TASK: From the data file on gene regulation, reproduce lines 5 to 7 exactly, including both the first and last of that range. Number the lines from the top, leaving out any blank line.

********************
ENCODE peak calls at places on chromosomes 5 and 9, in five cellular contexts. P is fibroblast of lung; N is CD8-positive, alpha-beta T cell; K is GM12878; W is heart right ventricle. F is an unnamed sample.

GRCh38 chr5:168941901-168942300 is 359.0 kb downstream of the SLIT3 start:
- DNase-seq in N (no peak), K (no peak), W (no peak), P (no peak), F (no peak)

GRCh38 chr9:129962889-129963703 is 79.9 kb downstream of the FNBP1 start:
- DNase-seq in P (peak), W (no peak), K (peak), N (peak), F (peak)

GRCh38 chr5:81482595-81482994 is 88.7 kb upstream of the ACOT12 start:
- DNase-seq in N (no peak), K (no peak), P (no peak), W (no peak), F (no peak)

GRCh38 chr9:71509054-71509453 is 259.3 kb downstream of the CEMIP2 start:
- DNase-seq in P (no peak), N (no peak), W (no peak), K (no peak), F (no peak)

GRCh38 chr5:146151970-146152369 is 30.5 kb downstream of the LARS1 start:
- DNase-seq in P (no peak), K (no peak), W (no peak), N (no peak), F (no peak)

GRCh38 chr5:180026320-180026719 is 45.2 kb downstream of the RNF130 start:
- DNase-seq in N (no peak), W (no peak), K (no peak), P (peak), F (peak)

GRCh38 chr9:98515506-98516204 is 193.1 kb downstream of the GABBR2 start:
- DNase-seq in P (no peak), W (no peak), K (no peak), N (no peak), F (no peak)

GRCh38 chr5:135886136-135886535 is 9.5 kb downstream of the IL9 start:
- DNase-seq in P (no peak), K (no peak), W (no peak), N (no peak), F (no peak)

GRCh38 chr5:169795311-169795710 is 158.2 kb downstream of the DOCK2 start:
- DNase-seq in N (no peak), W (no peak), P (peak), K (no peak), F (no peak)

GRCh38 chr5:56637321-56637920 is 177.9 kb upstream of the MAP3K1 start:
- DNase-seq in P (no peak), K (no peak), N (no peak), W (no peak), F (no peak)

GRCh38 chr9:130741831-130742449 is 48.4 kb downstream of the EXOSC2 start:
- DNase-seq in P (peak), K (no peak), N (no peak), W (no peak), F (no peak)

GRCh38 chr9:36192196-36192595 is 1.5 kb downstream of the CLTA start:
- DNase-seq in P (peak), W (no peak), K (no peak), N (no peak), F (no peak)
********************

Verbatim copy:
- DNase-seq in P (peak), W (no peak), K (peak), N (peak), F (peak)

GRCh38 chr5:81482595-81482994 is 88.7 kb upstream of the ACOT12 start:
- DNase-seq in N (no peak), K (no peak), P (no peak), W (no peak), F (no peak)